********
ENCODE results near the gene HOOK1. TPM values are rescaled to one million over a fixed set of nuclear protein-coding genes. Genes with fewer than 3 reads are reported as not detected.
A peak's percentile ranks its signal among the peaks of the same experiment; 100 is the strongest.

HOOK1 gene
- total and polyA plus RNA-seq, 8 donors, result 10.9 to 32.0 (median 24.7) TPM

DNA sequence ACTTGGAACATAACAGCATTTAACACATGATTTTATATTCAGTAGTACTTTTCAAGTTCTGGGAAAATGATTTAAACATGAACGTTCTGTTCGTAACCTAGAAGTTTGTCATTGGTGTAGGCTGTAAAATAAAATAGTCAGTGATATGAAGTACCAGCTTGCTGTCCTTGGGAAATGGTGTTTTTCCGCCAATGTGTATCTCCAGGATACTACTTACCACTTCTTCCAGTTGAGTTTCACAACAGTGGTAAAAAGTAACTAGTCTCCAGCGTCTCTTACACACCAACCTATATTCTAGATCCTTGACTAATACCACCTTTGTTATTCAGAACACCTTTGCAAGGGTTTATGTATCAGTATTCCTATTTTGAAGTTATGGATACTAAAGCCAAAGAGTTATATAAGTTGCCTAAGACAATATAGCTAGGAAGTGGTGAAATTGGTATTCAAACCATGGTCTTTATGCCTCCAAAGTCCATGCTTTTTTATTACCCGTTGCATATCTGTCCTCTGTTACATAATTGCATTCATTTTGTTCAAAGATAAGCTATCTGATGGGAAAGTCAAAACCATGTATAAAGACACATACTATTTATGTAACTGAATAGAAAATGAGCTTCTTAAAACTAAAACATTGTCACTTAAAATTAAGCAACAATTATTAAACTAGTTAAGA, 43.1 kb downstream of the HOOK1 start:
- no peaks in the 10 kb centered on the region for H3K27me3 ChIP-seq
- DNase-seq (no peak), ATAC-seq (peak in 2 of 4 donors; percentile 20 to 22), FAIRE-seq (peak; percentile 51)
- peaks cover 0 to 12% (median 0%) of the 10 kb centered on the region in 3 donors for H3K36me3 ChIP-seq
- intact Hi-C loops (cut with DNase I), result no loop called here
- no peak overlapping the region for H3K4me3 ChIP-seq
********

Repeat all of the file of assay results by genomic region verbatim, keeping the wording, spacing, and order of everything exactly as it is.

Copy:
ENCODE results near the gene HOOK1. TPM values are rescaled to one million over a fixed set of nuclear protein-coding genes. Genes with fewer than 3 reads are reported as not detected.
A peak's percentile ranks its signal among the peaks of the same experiment; 100 is the strongest.

HOOK1 gene
- total and polyA plus RNA-seq, 8 donors, result 10.9 to 32.0 (median 24.7) TPM

DNA sequence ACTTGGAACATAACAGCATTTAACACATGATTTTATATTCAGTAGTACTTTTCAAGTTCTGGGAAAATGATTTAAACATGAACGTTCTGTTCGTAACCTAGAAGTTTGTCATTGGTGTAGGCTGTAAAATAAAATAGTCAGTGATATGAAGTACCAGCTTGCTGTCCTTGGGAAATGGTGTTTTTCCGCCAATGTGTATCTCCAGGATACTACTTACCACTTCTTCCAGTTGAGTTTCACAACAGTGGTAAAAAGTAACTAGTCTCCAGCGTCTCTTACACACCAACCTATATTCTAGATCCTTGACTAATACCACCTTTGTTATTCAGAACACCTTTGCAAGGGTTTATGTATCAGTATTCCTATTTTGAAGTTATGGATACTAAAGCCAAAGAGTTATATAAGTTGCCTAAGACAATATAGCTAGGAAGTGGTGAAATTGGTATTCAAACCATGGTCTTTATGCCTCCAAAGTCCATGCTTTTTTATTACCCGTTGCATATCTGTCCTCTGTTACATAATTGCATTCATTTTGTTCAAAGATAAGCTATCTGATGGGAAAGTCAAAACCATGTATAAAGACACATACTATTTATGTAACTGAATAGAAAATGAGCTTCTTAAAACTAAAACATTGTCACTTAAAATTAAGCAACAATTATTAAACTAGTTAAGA, 43.1 kb downstream of the HOOK1 start:
- no peaks in the 10 kb centered on the region for H3K27me3 ChIP-seq
- DNase-seq (no peak), ATAC-seq (peak in 2 of 4 donors; percentile 20 to 22), FAIRE-seq (peak; percentile 51)
- peaks cover 0 to 12% (median 0%) of the 10 kb centered on the region in 3 donors for H3K36me3 ChIP-seq
- intact Hi-C loops (cut with DNase I), result no loop called here
- no peak overlapping the region for H3K4me3 ChIP-seq